Sometimes conflict arises because clients don’t feel understood. Even business clients have an emotional investment in their legal matter, and many legal matters have high stakes, affecting clients’ finances, livelihoods, businesses, or their very lives. If you can guide the conversation in a way that makes clients feel understood, the conversation will run much more smoothly.
When you find yourself in a situation that requires a difficult conversation with clients, keep these tips in mind:
Mirror the client’s concerns. Let the client tell you what the issue is, and then reflect it back to the client. This way, the client knows they’re being heard, and you ensure that you understand their issue.
Focus on the client. The key to resolution is concentrating on the client’s feelings and the client’s desired outcome, rather than focusing on yourself, the work you have already done, or additional work that may be required. For example, if a client asks for something in a rush, respond by first acknowledging the client’s sense of urgency and how it affects their goals – not by telling them how much work you have to do or why what they’re asking is impossible.
Lay the groundwork for bad news – and go slowly. Resist the urge to just ‘get it over with’ by blurting out the bad news all at once. When you know the client isn’t going to be happy about what you have to tell them, start out by acknowledging the client’s desired outcome or goals, introduce what you are going to discuss, or explain that there are a number of different strategies that can be employed to move forward with their matter. Be sure to give the client reasons for those options and for what occurred. After you’ve delivered the bad news, let the client know that you empathize with their position.
Acknowledge the client’s feelings. Acknowledging a client’s feelings by saying something like, “I can tell that you’re upset about this” will begin to defuse the situation. Don’t let yourself get emotional or allow the client to push your buttons and don’t argue with clients about their feelings, whether you believe they are justified or not; you won’t change their mind and you are likely to make the situation worse.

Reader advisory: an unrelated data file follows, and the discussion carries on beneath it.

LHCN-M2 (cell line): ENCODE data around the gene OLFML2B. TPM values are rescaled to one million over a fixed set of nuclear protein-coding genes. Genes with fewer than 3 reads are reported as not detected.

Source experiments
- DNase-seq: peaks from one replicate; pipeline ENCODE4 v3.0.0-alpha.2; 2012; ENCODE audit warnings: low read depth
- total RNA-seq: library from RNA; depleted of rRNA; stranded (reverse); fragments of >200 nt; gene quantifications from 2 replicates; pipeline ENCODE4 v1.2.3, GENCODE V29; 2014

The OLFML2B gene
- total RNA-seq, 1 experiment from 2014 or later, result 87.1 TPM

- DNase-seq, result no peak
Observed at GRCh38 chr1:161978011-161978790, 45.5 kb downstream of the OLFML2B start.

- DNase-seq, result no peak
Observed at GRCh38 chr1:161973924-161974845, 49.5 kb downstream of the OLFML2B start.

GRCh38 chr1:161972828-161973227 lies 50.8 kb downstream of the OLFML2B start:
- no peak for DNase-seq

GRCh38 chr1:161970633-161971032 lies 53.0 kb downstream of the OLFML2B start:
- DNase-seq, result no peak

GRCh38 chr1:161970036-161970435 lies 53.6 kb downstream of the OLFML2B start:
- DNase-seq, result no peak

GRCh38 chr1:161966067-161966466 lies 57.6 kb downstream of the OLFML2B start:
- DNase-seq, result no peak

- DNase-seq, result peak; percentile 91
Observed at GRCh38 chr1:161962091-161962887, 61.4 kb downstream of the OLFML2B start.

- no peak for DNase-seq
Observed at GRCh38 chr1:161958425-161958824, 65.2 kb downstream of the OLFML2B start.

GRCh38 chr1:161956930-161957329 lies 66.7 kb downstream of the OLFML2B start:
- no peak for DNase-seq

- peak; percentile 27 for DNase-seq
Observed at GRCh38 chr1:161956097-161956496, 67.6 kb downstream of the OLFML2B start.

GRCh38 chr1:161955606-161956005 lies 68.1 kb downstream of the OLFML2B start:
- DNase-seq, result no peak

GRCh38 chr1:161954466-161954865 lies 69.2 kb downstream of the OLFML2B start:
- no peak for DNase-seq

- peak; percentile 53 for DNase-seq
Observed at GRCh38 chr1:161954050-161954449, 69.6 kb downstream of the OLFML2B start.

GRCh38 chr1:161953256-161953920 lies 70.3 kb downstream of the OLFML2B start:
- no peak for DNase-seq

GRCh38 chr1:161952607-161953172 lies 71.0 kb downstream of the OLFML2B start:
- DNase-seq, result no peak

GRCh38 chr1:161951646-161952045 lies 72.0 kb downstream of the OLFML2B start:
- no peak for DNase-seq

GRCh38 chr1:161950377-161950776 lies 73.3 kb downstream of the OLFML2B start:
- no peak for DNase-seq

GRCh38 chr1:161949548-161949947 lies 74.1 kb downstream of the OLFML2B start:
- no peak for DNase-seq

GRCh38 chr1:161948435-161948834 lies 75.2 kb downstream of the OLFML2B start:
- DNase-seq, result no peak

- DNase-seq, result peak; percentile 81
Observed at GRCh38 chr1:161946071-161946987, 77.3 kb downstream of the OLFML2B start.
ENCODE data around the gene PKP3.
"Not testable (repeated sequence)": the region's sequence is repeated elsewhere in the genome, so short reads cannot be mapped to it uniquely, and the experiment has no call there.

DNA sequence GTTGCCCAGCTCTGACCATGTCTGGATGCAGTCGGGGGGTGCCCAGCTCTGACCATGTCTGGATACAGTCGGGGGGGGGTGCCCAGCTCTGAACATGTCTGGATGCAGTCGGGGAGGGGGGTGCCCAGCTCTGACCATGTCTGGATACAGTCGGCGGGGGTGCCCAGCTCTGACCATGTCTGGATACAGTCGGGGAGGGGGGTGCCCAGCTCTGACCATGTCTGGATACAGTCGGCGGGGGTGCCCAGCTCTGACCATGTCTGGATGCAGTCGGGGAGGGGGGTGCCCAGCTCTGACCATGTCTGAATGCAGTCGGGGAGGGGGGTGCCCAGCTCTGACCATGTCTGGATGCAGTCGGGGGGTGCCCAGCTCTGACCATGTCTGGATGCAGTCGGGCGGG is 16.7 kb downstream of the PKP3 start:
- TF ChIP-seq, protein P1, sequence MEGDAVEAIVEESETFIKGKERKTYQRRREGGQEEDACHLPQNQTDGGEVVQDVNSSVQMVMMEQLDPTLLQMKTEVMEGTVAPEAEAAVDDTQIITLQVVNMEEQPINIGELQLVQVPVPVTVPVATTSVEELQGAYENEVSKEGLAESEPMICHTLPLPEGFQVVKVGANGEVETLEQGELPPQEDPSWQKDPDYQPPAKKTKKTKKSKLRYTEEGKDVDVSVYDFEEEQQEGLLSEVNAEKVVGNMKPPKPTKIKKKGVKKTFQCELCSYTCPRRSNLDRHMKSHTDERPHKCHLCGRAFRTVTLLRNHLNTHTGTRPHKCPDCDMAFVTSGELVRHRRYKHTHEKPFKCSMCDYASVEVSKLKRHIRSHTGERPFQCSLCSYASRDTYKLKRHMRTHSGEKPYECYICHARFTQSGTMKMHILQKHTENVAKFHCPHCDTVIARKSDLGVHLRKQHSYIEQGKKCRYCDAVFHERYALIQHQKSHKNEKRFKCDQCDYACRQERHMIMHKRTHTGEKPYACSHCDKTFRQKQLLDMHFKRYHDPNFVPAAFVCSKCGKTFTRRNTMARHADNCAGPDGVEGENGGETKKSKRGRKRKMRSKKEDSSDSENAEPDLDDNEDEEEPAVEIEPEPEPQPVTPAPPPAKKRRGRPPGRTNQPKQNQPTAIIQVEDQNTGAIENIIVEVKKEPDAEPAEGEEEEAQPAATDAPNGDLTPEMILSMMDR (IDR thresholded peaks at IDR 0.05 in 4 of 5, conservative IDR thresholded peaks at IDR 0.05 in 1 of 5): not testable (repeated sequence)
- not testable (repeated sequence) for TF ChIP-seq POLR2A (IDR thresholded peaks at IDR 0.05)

Let clients know that they’re not alone. If this particular problem is a common one, or many clients seem to be frustrated by the same thing (for example the Court’s delay in making a decision, or opposing counsel’s refusal to provide documents), let the client know that not only are their feelings valid, but that they have been expressed by others in the past. If you are similarly frustrated, let the client know; it can be a way of getting you and your client back on the same side.
Work toward a resolution based on where you are now. Once the client is calmer and you’ve acknowledged them, you can begin to gather information that can help you to reach a solution to the underlying problem. Offer the client options for resolution, even if you can’t meet their specific demand.
Focus on the positive. Instead of saying no or telling a client what you can’t do and why, tell them what you can do. Explain the options in terms of the client’s goals (i.e. because I know that you don’t want to drag this litigation out…” or “Since you want to keep costs down…”
Don’t retreat or get defensive – it only escalates the confrontation.
Get help. While these suggestions may seem simple, they’re not always easy to implement. Working with a coach or getting some client service training can help you develop the skills necessary to handle difficult client situations.
DEALING WITH THE BOARD OF DIRECTORS
I want to continue my effort to post a few articles about basic corporate law issues. The members of the Board of Directors are elected by the shareholders of a corporation. Their job is to manage and supervise the company’s officers and management and to look out for the interests of the shareholders. Directors owe the shareholders/company a “duty of care” and a “duty of loyalty” while serving on the Board.
The Legal Department interacts with the Board in several ways. Typically, the Corporate Secretary (the person who manages the operational aspects of the Board along with other duties related to maintaining the corporation) sits in Legal. Often the General Counsel is also the Corporate Secretary. The Corporate Secretary works closely with the Chairman of the Board and the Governance & Nominating Committee. The Chief Compliance Officer may also sit in Legal and works closely with the Audit Committee. Similarly, any significant litigation, contract, acquisition, or other material legal event will come to the attention of the Board and may require its input or approval in some instances. The Board will take up these legal matters at regularly scheduled Board or committee meetings, or at a special meeting if the circumstances warrant. When these ad hoc legal events come to the attention of the Board, various members of the Legal Department may be invited to the meeting in order to present the issue to the Board or be a subject matter expert for any questions the members may have. Any in-house lawyer can be intimidated the first time they meet the company’s Board of Directors or prepare materials for them (even if it’s just responding to an email). This edition of “Ten Things” will give you some pointers on how to deal with the Board: